• Another great post! Thank you for sharing your way around Paris. I have noted the places in this post so to be sure to visit them when there in May. We will have a month to visit Paris (May 9th – June 9th), 2 weeks in Nice (April 5-20th), Bordeaux (5/1-5/4 & 2 weeks in Caen (late June) area. Almost forgot the Toulouse area (5/4-9th). I will scour your past blogs for more interesting places to see. I much prefer ‘off the beaten path’ type places.
    If you are at all planning on being in France somewhere during that time would love to meet up & share stories.
    Cheers!
    DiAnn

  • What would be the easiest way to get there? It is on my list when I make my first trek to Paris in September. We are staying in the 5th. The friend I am travelling with has been to Paris once in 2012 but she did not visit that area. We want to keep 2 days for just exploring and this is an area I would like to see.

    Thanks much for any advice

    p.s. loved watching your Cafe chat with Corey!

    • Bonjour Tami. If you are staying on the Left Bank, you will have to cross over to the Right Bank. An easy way to visit le Canal St Martin is to pick “Republique” as your Metro stop. The Canal neighborhood is within walking distance of la Place de la République. Hope you enjoy it! If you are looking for a lunch place when you get there, I reviewed a new Italian restaurant by the Canal on the FGIS Facebook page this week. Bonne visite.

    • FGIS is correct. However it is one of the great walks of Paris and absolutely that is what you should do. Beginning in the Leftbank go to Notre Dame and walk across the (pedestrian) Pont St Louis at the rear of the cathedral, onto Ile St Louis. Walk the length of the island on its central (almost its only) street, rue St Louis-en-Ile, right to its end at Pont Sully.

      Walk north on Pont Sully across to the Rightbank and take the riverside walk here, heading upstream about 500m until you come to the Bassin de l’Arsenal. This is the pleasure port with a few hundred peniches (barges) and assorted river boats are moored. Go up the westside (Bvd Bourdon) of the port about halfway then cross high over the water on the passerelle (ped bridge, continuation of rue Mornay) to the eastside where you can descend to Jardin de l’Arsenal (with its ornamental gardens; note this area is locked early evening).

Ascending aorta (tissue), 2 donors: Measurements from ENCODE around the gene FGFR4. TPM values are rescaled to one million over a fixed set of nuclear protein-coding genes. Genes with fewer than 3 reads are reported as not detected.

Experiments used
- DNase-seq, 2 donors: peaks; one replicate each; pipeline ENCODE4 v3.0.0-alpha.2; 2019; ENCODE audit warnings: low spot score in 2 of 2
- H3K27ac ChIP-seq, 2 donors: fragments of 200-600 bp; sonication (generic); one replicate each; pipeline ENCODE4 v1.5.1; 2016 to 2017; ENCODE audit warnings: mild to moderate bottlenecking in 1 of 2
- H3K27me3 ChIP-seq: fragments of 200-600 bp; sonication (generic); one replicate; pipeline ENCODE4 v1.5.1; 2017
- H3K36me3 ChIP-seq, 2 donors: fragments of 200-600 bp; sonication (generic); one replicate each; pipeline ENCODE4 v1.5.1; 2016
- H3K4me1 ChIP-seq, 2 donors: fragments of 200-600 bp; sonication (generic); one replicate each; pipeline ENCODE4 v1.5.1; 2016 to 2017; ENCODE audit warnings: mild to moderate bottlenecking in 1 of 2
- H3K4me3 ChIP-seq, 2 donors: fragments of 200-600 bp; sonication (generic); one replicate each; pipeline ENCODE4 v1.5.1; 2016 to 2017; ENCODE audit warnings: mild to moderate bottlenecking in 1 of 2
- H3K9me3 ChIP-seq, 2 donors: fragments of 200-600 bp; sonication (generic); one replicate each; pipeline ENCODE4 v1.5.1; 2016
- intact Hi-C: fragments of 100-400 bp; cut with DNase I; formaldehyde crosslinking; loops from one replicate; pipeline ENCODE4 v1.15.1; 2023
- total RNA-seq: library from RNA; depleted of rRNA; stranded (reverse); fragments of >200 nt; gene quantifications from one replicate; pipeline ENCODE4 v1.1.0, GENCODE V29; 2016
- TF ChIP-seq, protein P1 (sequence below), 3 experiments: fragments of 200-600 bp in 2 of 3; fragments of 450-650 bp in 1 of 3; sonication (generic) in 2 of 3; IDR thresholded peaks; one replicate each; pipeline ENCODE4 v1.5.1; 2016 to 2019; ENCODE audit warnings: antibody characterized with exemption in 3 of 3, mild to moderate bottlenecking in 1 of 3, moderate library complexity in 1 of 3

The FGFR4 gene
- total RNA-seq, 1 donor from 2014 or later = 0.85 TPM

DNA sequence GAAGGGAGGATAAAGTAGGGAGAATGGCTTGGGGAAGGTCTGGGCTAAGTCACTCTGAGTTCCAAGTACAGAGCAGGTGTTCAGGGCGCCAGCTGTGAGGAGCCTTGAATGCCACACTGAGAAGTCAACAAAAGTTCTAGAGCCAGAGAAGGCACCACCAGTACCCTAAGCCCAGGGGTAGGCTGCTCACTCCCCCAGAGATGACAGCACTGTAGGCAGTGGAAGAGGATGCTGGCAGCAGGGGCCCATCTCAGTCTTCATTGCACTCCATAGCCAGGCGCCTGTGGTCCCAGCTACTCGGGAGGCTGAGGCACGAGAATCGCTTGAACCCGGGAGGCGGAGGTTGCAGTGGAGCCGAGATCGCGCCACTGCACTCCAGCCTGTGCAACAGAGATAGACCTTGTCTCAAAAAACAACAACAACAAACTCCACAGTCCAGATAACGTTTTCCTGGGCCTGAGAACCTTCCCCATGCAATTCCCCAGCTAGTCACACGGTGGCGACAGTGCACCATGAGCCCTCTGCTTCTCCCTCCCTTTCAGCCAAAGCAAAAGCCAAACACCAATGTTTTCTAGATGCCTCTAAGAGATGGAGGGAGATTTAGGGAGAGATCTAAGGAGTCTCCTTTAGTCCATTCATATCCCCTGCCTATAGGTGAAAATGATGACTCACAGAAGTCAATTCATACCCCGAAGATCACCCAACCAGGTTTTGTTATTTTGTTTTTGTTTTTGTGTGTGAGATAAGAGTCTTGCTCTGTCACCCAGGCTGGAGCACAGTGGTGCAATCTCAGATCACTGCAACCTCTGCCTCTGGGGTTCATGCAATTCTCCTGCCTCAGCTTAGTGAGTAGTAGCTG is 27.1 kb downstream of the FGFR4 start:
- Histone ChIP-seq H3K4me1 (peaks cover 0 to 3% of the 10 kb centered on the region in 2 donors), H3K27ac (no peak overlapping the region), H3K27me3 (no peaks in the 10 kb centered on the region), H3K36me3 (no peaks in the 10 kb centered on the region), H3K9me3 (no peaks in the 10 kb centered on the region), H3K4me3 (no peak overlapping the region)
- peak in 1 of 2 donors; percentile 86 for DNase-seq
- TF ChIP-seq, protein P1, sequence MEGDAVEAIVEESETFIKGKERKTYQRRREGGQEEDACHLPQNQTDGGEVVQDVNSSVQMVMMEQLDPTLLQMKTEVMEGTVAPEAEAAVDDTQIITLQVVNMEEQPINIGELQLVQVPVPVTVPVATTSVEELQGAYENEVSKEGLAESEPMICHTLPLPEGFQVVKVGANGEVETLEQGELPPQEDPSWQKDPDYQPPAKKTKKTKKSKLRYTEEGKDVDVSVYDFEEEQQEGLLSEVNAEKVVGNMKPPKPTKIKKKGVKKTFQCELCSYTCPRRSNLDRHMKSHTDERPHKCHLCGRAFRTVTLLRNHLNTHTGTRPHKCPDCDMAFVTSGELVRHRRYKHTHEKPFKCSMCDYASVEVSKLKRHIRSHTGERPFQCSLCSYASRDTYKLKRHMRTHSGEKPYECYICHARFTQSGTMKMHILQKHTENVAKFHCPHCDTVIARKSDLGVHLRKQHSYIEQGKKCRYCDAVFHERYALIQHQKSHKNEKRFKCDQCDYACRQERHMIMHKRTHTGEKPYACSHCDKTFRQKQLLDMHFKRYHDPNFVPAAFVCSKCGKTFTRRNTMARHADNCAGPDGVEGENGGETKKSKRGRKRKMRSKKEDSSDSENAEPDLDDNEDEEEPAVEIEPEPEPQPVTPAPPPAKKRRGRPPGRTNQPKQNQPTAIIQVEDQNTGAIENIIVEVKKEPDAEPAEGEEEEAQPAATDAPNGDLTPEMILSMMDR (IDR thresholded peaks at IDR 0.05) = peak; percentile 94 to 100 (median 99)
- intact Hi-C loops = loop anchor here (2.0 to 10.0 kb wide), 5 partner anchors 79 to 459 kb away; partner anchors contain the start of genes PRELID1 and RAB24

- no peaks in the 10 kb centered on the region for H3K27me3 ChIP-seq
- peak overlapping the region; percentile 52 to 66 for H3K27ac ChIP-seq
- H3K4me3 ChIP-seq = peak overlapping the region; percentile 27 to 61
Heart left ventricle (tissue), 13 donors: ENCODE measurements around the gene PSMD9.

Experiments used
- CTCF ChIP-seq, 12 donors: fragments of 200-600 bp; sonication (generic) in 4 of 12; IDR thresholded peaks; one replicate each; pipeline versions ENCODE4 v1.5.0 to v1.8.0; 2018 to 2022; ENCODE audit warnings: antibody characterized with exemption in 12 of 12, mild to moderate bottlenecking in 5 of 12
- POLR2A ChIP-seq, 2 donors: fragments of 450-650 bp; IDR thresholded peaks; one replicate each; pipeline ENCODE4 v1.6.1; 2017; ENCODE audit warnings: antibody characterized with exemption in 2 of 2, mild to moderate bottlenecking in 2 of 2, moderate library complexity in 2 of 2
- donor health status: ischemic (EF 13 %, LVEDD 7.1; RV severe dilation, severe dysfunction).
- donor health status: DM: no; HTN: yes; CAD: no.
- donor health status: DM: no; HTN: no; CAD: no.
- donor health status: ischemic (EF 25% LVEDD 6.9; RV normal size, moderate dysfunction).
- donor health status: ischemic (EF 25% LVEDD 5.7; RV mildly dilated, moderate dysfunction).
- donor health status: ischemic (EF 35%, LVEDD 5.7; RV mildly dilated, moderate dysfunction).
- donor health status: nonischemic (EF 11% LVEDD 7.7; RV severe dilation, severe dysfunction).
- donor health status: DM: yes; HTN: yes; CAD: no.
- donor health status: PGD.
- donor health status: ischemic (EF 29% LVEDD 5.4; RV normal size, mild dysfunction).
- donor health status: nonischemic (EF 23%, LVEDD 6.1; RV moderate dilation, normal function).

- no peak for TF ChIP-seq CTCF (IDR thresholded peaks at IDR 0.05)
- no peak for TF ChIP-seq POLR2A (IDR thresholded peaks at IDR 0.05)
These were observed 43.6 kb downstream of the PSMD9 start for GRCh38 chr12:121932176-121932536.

Walk northwards in the gardens until you exit back to the street level almost at Place de la Bastille. Navigate anti-clockwise across the Bastille–passing in front of the Opera Bastille–and turn into the Boulevard Richard Lenoir. It is a long linear park that on weekends (maybe only Sundays?) hosts the now very popular Marché Biologique (ie. organic farmers market). You are now walking on top of the Canal St Martin which was buried in the 19th century under the road (and Bastille)–you can see the air & light “chimneys” along the park.

      So you just follow the park all the way until it finishes at Place de la Republique (well, 2 blocks east at rue du Faubourg du Temple; if you have time you could deviate to the Place which is the historic and modern centre of popular protest with its statue of Marianne). Cross over the F. du Temple and voila, Canal St Martin emerges from its subterranean passage courtesy of a few locks (visible at Sqe F. Lemaitre). Wait here long enough and you’ll see the Bateaux Mouche (tour boats) use the locks to go under and all the way to Bastille and the Seine.

      Now you can walk along the paths on either side of the canal. This is now the 10th arrondissement and will take you all the way to the Bassin de la Villette which is a good place for a canal-side lunch or dinner. This is the 19th arrondissement. Depending on how much energy you have you can continue waterside along the Canal de l’Ourq. In fact it is only about another one km to the edge of Paris. At this end (ie. junction Bassin Villette/Ourq) is the famous original elevating Pont Crimée (there is a passerelle next to it that is good for photos; these days I suppose a selfie with Pont Crimée in background; this bridge will elevate for the Bateaux Mouche).

      About 500m takes you to the junction of the two canals, l’Ourq and St Denis and on the other side you will now be in the Parc de la Villette with its Science & Industrie museum (you’ll see the Geode). Right at the far end just before the canal passes under the peripherique motorway, is the famous Zenith concert hall; about 200m south in the same parkland is the new (2014) Philharmonie de Paris concert hall. At this end you can catch Metro 5 at station Porte de Pantin (next to Cité de la Musique which is directly south of the Philharmonie).

      You will have done 100% of the canal route (well excepting St Denis which heads north-west and is less interesting). I’d bet you would have bragging rights over any of your friends who claim to have “done Canal St Martin”. It’s a longish walk but easily done in a day and of course no end of places to stop for lunch, a coffee or dinner etc. Incidentally plenty take the Bateau Mouche tour–and that is the only way to see the subterranean sections–but that’s the lazy way. Walking is far superior.